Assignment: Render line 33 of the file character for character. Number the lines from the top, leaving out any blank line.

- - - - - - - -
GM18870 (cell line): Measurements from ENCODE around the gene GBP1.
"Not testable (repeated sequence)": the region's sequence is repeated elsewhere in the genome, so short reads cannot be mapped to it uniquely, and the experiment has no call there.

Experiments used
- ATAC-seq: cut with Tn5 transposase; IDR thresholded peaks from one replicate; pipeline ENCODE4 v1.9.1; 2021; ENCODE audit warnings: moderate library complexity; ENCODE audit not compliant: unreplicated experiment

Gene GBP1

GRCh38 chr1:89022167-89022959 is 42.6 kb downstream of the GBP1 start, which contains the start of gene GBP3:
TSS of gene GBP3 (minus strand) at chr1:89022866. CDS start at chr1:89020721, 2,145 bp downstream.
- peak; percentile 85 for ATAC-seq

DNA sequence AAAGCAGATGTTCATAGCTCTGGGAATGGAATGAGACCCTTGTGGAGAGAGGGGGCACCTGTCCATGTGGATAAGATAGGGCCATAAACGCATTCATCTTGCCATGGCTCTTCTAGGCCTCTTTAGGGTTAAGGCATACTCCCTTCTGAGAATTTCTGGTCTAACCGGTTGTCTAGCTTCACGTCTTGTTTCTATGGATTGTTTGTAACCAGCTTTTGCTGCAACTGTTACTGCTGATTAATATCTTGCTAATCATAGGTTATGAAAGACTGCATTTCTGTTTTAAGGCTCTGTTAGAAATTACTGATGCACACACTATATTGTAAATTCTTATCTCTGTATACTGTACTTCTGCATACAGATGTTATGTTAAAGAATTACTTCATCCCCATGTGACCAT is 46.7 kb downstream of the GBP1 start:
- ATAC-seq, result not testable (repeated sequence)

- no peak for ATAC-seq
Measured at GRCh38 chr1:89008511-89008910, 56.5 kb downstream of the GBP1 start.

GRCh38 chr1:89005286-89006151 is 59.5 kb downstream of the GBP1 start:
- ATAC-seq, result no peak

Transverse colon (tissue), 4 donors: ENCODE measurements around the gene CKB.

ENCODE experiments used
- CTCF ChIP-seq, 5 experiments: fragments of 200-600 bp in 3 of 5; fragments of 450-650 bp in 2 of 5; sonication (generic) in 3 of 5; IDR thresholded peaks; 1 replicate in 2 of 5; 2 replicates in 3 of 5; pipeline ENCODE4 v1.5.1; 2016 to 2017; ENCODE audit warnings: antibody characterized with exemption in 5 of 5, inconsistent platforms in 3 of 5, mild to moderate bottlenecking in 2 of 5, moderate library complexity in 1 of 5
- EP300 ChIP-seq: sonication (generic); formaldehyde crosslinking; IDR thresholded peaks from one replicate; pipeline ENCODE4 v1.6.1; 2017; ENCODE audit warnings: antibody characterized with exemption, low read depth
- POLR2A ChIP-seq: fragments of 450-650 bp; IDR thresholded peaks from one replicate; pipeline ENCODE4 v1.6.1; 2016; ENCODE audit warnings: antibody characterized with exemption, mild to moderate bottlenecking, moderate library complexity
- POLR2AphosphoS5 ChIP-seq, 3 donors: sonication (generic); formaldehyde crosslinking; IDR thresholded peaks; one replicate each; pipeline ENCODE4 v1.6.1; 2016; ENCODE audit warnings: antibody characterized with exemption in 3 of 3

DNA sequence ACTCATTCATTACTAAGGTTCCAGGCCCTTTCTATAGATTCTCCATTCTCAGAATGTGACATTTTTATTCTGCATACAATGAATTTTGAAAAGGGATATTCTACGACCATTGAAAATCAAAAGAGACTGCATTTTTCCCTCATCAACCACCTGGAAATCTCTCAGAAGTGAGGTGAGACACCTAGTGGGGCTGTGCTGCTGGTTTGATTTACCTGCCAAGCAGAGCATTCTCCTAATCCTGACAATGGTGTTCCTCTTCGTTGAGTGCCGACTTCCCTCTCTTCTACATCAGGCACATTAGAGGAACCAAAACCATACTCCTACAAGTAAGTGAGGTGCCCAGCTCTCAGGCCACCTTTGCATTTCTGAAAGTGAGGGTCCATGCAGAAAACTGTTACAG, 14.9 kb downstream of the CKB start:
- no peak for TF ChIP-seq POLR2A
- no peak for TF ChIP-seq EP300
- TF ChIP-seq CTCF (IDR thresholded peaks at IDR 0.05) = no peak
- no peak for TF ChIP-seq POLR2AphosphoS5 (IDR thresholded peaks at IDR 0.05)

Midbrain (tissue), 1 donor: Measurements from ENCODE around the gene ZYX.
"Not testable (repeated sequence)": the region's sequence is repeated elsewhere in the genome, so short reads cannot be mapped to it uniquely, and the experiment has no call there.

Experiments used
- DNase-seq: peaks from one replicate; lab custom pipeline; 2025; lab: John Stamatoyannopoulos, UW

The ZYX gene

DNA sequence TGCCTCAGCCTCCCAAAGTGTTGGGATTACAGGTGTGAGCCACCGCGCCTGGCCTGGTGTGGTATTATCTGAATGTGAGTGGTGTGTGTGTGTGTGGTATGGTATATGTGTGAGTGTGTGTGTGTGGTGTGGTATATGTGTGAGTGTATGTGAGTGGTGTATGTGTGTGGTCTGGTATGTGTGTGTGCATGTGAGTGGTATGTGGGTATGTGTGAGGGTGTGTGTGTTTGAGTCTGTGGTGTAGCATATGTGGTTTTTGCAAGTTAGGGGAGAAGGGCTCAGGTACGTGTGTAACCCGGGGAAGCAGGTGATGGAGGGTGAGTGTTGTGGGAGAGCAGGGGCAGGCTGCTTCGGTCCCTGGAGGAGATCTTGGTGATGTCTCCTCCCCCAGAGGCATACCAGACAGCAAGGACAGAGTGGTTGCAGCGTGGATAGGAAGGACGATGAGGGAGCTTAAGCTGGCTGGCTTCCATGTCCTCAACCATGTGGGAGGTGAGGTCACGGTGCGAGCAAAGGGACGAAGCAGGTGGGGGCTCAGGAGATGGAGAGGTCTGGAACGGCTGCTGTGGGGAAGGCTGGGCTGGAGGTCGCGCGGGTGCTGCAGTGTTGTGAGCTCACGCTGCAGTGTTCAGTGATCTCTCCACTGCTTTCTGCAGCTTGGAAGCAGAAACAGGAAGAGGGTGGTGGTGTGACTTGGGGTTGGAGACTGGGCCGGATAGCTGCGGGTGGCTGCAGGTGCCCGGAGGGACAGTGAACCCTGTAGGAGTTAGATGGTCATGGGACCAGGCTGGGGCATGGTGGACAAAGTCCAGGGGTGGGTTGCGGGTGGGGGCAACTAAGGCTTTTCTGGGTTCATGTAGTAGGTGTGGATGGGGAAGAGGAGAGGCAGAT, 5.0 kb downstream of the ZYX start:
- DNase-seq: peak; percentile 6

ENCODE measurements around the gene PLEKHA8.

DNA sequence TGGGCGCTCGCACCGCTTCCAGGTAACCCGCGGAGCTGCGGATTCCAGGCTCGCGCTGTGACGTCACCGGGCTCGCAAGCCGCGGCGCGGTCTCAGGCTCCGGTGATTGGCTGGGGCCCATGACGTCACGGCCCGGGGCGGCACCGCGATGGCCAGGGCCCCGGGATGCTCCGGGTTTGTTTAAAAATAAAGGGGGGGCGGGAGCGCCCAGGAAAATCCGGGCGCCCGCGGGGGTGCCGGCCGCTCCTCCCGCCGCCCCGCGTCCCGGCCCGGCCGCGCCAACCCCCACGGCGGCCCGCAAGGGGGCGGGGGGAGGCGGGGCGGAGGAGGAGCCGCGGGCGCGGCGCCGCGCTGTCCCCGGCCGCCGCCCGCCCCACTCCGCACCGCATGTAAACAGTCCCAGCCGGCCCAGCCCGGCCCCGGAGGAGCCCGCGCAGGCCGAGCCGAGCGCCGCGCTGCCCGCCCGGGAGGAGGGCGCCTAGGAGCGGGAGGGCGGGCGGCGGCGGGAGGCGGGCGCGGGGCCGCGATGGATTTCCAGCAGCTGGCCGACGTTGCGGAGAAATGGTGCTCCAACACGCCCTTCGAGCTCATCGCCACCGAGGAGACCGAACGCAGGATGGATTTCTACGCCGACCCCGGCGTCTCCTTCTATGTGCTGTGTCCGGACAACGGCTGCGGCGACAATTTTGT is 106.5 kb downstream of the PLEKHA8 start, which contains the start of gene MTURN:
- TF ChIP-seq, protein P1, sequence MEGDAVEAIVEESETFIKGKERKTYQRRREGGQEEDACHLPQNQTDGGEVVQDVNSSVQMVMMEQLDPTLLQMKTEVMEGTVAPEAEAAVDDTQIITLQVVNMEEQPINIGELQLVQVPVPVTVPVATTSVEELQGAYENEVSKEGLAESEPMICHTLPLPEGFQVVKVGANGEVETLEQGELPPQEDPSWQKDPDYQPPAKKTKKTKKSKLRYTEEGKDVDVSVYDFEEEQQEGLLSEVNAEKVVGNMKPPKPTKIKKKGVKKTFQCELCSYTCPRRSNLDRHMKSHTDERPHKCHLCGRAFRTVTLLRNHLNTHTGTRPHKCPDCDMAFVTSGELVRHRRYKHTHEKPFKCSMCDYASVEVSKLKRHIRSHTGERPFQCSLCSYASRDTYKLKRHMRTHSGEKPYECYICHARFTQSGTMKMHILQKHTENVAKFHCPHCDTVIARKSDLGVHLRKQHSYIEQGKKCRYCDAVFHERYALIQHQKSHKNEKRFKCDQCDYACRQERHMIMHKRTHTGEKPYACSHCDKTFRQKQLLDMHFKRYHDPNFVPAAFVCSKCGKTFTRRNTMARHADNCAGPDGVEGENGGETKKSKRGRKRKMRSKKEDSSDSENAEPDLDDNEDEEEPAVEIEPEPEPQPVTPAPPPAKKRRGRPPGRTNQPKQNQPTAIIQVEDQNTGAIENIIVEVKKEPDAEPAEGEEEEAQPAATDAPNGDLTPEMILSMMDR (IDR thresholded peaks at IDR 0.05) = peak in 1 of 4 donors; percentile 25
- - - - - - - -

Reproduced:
ENCODE measurements around the gene PLEKHA8.